July 5, 2024

Twins beat up on an old friend, win big 12-3

Pitcher Kenta Maeda, who spent three seasons with the Twins, took the mound on Thursday for the Detroit Tigers and wasn’t around for long after Minnesota scored nine runs on nine hits en route to a 12-3 win that was shortened by rain in the seventh inning.

The win gave the Twins a series win over the Detroit Tigers, their fourth straight, and now they await the Houston Astros who will be here for three games over the weekend.

The Twins banged out 14 hits and most of them came from three players: Jose Miranda, Ryan Jeffers and Max Kepler. Miranda was the big dog, collecting five hits in five trips to the plate with four runs scored and three RBI. Jeffers hit his team-leading 14th home run.

On the mound, Bailey Ober improved to 8-4 with a 4.12 ERA after allowing only one earned run across six innings with eight strikeouts. Reliever Cole Sands followed him and struck out the side in the seventh on 14 pitches.

Pablo Lopez gets the ball Friday.

Extra innings…

-Miranda’s 5-for-5 day included three doubles.

-There was a time when the Twins struggled to hit with runners in scoring position. That was not the case on Thursday after they hit .500 or 9-for-18 with RISP.

-The Tigers’ Maeda had a tough afternoon. He lasted all of three-plus innings, tossing 88 pitches over that span with three walks.

-And now for something completely different…

Public transportation is a necessary, convenient and timely endeavor being played out on a daily basis in communities across the country, including in the Twin Cities, home to Metro Transit. My son and I, who are again here for the week to see some Twins games, have ridden the local light rail and buses and we have had no problem getting around the area at a relatively reasonable cost. It’s a good transit system.

But the one thing that mass transit in this country cannot guarantee is safety, and I can tell that Metro Transit has had some challenges in this area, based on the number of police on board the trains, plus the fare checkers we encountered, which were new to us this year, and the regular reminders about checking your personal property and that video cameras are recording images.

I write this because of what we witnessed Sunday morning as we rode the Green Line train to U.S. Bank Stadium, then transferred to the Blue Line train to go to the Mall of America on a rainy July 4.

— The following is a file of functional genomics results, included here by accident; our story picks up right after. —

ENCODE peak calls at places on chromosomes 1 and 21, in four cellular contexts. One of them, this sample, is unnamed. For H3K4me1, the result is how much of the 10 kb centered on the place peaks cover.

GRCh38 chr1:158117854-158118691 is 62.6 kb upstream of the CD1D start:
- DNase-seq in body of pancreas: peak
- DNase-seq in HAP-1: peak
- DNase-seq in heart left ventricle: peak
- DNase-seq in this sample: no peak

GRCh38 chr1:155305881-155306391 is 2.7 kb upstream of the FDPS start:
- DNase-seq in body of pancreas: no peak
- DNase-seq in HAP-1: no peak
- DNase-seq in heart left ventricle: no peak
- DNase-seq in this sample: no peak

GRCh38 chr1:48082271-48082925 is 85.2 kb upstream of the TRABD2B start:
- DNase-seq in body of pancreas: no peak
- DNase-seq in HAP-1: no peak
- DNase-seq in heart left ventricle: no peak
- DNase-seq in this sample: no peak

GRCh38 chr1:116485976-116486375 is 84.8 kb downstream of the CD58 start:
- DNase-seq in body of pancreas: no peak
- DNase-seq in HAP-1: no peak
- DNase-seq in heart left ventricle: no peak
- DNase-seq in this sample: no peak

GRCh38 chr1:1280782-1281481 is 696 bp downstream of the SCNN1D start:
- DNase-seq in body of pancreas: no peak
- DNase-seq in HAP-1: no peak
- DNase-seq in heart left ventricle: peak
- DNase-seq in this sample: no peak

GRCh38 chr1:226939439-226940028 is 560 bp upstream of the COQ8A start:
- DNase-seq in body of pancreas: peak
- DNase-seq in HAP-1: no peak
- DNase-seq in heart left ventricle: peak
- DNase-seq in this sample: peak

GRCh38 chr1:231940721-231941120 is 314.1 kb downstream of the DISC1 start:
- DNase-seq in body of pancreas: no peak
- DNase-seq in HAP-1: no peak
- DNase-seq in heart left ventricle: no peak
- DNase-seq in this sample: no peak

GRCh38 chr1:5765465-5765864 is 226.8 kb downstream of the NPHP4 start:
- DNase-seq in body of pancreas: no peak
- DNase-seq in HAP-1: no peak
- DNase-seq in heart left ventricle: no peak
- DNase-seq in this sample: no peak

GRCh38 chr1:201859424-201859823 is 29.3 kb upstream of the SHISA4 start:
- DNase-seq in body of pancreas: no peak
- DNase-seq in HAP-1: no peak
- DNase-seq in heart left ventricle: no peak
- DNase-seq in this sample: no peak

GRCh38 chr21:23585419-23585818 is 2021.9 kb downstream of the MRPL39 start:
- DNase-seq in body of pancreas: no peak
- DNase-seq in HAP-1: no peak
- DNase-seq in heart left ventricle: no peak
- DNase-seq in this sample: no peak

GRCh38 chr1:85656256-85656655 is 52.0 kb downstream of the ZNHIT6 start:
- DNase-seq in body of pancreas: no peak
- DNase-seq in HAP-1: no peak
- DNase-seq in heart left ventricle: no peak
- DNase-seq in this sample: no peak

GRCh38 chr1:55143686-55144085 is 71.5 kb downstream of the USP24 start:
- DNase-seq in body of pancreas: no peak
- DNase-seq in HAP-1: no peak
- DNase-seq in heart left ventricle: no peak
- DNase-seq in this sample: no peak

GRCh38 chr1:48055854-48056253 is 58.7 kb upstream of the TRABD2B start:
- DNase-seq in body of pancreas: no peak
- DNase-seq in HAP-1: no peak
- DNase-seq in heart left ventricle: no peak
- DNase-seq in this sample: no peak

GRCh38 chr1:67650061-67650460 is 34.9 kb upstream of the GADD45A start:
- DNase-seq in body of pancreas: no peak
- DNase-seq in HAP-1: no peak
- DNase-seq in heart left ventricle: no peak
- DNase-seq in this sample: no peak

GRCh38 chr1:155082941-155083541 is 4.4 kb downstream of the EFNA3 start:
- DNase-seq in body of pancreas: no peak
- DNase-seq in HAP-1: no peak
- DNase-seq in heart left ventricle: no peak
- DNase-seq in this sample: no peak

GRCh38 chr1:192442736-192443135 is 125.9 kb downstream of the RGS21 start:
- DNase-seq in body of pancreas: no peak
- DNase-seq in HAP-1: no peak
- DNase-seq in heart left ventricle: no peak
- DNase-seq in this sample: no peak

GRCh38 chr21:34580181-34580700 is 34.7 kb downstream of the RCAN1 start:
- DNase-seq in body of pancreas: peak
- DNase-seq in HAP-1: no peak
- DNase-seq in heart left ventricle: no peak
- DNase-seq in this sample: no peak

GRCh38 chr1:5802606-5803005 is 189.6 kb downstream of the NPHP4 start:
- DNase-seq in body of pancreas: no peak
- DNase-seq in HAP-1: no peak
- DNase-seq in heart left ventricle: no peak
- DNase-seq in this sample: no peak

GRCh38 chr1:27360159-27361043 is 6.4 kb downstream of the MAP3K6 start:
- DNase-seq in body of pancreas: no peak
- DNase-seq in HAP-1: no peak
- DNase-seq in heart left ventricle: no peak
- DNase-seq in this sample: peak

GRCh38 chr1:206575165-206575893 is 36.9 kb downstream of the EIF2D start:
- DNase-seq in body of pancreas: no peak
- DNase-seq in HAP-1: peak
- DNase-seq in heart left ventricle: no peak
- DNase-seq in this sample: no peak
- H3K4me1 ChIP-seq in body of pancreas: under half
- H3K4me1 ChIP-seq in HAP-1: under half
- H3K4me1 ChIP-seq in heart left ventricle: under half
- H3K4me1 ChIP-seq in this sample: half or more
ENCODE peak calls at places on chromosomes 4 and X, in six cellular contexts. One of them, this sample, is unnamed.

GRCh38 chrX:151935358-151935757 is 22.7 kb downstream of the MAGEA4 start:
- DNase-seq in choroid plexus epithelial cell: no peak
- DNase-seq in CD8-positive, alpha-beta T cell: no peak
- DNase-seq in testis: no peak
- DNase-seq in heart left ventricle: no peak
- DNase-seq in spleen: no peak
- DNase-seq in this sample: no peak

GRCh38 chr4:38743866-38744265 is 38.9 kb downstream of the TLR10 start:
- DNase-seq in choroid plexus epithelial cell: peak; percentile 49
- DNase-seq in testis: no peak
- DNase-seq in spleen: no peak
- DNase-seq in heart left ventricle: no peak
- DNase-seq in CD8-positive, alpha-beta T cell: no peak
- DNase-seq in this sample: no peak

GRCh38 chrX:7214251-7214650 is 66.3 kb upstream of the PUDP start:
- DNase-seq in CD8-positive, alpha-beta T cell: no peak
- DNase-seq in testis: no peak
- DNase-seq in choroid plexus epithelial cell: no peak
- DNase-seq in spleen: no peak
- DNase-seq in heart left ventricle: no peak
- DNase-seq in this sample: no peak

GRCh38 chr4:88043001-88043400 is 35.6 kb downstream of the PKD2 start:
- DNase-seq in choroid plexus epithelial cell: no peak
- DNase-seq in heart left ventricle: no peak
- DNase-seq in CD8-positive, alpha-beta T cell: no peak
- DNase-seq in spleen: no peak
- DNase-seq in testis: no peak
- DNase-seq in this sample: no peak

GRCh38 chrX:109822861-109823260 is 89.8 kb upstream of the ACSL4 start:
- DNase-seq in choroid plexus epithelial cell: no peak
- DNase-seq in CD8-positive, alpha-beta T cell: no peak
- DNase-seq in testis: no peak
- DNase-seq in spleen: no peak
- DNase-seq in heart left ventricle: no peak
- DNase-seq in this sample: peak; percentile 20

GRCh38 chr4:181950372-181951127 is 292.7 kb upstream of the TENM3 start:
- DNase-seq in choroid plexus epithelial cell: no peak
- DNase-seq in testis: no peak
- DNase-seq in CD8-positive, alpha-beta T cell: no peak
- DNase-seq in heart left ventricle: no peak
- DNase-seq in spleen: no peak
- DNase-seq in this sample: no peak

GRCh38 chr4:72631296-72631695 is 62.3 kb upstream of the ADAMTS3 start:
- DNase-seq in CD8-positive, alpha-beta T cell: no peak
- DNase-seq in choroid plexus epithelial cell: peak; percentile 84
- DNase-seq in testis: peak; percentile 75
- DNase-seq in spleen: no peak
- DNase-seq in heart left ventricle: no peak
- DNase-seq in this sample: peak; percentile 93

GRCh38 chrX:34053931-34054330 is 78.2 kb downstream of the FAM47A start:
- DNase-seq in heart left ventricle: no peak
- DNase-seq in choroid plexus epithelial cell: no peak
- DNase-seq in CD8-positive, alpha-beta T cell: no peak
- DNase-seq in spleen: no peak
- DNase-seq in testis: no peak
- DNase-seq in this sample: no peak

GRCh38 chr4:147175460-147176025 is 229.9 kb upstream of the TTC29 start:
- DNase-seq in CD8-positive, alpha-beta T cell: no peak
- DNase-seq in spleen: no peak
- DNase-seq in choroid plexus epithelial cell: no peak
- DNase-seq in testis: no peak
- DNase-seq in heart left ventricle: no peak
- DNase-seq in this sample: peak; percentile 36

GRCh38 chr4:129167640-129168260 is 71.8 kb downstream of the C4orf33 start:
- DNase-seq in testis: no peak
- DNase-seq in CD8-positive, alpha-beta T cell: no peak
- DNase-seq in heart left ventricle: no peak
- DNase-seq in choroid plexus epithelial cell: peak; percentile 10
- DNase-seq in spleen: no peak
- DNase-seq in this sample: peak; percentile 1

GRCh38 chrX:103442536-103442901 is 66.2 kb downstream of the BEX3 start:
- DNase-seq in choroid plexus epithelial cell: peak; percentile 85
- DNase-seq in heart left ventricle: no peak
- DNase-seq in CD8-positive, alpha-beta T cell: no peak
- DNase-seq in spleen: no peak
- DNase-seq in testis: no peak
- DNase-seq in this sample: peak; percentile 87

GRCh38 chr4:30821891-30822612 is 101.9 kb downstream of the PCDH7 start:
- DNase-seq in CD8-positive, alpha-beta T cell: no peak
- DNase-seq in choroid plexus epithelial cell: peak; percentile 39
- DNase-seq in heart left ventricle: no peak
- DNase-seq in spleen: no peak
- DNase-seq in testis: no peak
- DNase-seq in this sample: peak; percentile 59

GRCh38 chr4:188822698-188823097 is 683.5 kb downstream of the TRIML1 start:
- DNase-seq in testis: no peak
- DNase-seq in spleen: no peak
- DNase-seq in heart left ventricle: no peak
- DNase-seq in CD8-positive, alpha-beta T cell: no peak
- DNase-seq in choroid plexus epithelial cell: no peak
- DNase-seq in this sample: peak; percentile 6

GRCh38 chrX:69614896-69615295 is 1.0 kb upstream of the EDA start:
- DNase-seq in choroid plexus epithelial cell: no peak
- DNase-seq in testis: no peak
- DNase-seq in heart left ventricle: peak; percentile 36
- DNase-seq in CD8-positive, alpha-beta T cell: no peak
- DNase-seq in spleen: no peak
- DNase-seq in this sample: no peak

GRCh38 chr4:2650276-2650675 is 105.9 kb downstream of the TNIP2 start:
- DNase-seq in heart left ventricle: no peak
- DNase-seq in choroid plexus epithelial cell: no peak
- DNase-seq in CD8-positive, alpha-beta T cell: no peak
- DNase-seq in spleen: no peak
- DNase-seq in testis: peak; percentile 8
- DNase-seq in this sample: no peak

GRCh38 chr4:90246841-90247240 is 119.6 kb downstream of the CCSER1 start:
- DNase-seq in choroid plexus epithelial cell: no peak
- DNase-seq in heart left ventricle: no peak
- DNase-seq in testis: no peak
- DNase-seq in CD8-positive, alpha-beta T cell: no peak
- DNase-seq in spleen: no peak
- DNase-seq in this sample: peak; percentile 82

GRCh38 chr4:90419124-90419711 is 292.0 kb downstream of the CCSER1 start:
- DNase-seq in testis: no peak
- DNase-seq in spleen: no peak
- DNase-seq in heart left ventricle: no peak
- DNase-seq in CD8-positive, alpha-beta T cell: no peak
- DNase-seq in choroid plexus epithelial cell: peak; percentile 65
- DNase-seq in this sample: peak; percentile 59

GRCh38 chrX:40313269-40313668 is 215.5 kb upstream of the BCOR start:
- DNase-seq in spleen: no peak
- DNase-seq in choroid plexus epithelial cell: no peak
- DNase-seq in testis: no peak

During our short trip, a woman suddenly appeared who was clearly high on something or in the throes of a mental health episode as she stood and danced and twirled and gesticulated, holding her head in her hands at times, while also sticking out her tongue. Spilling out of her bra and barefoot, she talked and sang to herself, and sometimes her “routine” seemed to come across as a mock strip tease. It never felt threatening or unsafe, but it was awkward and uncomfortable for those of us near her, all of whom sat in stunned silence.

When we finally disembarked, three police officers were headed in our direction. I wasn’t sure if they had been called to the scene. If not, they were about to witness firsthand what we did. Lastly, I had some explaining to do to my 12-year-old son, who, like me, didn’t know if he should watch or look away.


Hi, I’m Rolf Boone, Twins fan.

I became a fan of the Minnesota Twins after a friendly wager in the early 1980s. I survived Ron Davis, the meltdown in Cleveland, Phil Bradley at the Kingdome and then marveled at a rising generation of stars and two World Series wins in 1987 and 1991. Brad Radke made the 1990s bearable, while Kirby Puckett’s eye injury, exit from the game and eventual death made it almost too much to bear. The new century ushered in more talent — Joe Mauer, Johan Santana, Joe Nathan, Torii Hunter, Justin Morneau — and consecutive seasons of playoff baseball, followed by consecutive seasons of losing baseball. A winning season returned in 2015. So here we are. Go Twins.